# Star Pattern Fragments: Accessing Knowledge Graphs through Star Patterns

### Tracking #: 2472-3686

Authors:
Christian Aebeloe
Ilkcan Keles
Gabriela Montoya
Katja Hose

Responsible editor:
Guest Editors Web of Data 2020

Submission type:
Full Paper
Abstract:
SPARQL endpoints offer access to a vast amount of interlinked information. While they offer a well-defined interface for efficiently retrieving results for complex SPARQL queries, complex query loads can easily overload or crash endpoints as all the computational load of answering the queries resides entirely with the server hosting the endpoint. Recently proposed interfaces, such as Triple Pattern Fragments, have therefore shifted some of the query processing load from the server to the client at the expense of increased network traffic in the case of non-selective triple patterns. This paper therefore proposes Star Pattern Fragments (SPF), an RDF interface enabling a better load balancing between server and client by decomposing SPARQL queries into star-shaped subqueries, evaluating them on the server side. Experiments using synthetic data (WatDiv), as well as real data (DBpedia), show that SPF does not only significantly reduce network traffic, it is also up to two orders of magnitude faster than the state-of-the-art interfaces under high query load.
Tags:
Reviewed

Decision/Status:
Major Revision

Solicited Reviews:
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Review #1
By Olaf Hartig submitted on 05/Jul/2020
 Suggestion: Minor Revision Review Comment: This manuscript studies a new type of Web interface to access and to query RDF data. By doing so, it provides a timely and interesting contribution to a line of research in the community with the goal to identify alternatives to the SPARQL endpoint interface. The particular new type of interface that this manuscript introduces is called the Star Pattern Fragments (SPF) interface. Conceptually, this type of interface is an extension of the Bindings-Restricted Triple Pattern Fragments (brTPF) interface. Instead of enabling clients to combine only a single triple pattern with a set of solution mappings, the innovative extension of the SPF interface is to allow for multiple triple patterns that form a star pattern. By a comprehensive set of experiments, the authors show that client-server query execution processes with their new interface outperform corresponding brTPF-based processes in terms of reduced network traffic and increased query throughput. Additionally, the experiments nicely show the various properties of the authors' approach (including a good explanation of the observations). Hence, in summary, the idea of the SPF interface is original and novel, and the manuscript shows that this interface presents a significant advancement of the state of the art. In addition to the originality and the significance of the results in the manuscript, another strength of the manuscript is that it is very well written. More specifically, the work is well motivated in Section 1; Section 2 gives a good overview of the state of the art and of the relationship to the work presented in the manuscript. Sections 4 and 5 provide an excellent description of the approach; that is, the high-level ideas, formal definitions, and all necessary details are presented in an easy-to-understand manner. Similarly, the description of the experiments is excellent and should serve as an example for many other papers in the community. The only issue that should be addressed is the following problem related to the notion of a "subject-based star decomposition" (Def.12): There are BGPs for which multiple such decompositions exist, which has several consequences. First of all, Def.12 cannot be formulated as if there is always only one such decomposition (i.e., do not write "the ...decomposition" but "a ...decomposition"). Second, the manuscript has to detail how exactly the authors decompose a given BGP into a subject-based star decomposition (I assume some form of a greedy algorithm that aims to maximize the size of the star patterns). Another issue is that the experiments do not consider SaGe, which is another state-of-the-art approach that has also been shown to outperform brTPF-based client-server systems. While I think that the presented work is already sufficiently comprehensive and a comparison to SaGe may be deferred to future work, I would like the manuscript to be more explicit about this limitation. A few additional minor issues that are easy to fix: * Algorithm 1, line 10: instead of $tp_j \in S_B$, it should be $S_j \in S_B$ * Algorithm 1, line 12: the subscript of the big union operator needs to include: \in \phi^\epsilon * Algorithm 1, lines 15+16 should be removed because the execution of lines 2+3 in the recursion makes them redundant * line 28 in the right column of page 10: It should be StarPatternIterator (rather than TriplePatternIterator) * Please extend the "Hardware Setup" paragraph in Sec.6.1 with a sentence about the network connection between the VM and the server. * Footnote 12: be explicit about what exactly the "large number" was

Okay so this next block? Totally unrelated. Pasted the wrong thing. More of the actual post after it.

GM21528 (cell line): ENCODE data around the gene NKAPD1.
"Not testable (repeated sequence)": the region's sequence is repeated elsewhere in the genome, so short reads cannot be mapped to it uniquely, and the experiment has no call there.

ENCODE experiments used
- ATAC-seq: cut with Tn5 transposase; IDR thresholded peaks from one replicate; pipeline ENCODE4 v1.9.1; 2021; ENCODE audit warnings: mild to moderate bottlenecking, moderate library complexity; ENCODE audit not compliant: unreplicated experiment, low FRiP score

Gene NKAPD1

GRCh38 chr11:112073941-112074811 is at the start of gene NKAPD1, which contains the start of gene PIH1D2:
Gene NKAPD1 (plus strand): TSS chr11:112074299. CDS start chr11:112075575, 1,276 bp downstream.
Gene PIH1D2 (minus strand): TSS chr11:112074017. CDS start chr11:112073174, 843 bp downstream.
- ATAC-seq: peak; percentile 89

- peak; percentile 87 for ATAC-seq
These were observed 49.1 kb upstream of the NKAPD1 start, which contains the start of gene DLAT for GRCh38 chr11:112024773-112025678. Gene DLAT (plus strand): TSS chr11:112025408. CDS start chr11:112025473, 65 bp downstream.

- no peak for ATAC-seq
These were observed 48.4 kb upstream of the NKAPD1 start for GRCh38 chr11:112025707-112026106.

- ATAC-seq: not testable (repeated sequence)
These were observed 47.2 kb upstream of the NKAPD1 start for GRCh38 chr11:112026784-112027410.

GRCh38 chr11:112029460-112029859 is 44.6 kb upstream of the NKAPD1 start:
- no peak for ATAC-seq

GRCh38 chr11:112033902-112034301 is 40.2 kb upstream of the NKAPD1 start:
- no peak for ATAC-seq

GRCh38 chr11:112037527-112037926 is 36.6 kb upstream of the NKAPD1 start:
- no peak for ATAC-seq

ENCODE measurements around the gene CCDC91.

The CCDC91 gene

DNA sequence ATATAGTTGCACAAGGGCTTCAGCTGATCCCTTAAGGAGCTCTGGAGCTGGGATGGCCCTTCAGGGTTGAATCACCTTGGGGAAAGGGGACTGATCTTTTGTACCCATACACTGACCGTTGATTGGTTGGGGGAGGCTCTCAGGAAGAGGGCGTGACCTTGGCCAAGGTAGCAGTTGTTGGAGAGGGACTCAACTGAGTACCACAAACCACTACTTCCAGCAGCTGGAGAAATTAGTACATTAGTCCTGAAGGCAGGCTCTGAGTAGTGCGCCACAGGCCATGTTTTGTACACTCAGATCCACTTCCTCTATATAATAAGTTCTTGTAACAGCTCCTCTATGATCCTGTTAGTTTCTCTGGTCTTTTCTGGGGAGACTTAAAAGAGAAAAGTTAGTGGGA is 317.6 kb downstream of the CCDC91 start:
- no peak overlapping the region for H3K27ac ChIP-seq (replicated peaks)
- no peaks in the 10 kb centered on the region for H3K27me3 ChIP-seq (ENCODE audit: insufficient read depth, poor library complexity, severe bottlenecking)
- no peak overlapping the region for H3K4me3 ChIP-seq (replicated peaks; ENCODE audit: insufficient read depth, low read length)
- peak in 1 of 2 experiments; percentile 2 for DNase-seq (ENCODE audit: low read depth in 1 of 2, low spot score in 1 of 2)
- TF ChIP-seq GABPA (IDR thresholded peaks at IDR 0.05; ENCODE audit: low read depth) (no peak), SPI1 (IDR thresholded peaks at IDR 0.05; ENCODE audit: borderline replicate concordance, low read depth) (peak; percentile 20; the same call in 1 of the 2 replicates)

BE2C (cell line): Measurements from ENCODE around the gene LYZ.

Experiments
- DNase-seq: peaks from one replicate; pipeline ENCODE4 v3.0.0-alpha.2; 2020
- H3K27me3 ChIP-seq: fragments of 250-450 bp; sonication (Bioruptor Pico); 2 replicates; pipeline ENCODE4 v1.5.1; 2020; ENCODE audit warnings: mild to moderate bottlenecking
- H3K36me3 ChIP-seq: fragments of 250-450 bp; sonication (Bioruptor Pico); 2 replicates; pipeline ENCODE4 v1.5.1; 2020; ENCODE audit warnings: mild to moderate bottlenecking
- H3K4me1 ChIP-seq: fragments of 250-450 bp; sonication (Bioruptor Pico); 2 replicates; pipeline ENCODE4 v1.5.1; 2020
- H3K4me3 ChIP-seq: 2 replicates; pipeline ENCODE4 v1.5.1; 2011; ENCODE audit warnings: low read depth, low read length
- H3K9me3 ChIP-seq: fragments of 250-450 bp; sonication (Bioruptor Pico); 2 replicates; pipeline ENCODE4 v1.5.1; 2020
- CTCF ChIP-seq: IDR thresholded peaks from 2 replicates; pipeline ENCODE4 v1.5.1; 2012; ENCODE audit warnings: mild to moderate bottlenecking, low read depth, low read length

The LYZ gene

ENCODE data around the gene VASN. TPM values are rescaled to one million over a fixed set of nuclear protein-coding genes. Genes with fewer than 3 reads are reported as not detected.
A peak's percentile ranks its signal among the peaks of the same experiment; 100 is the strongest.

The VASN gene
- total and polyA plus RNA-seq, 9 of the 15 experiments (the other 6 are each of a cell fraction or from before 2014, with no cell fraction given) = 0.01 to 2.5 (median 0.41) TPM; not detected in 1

Review #2
Anonymous submitted on 20/Jul/2020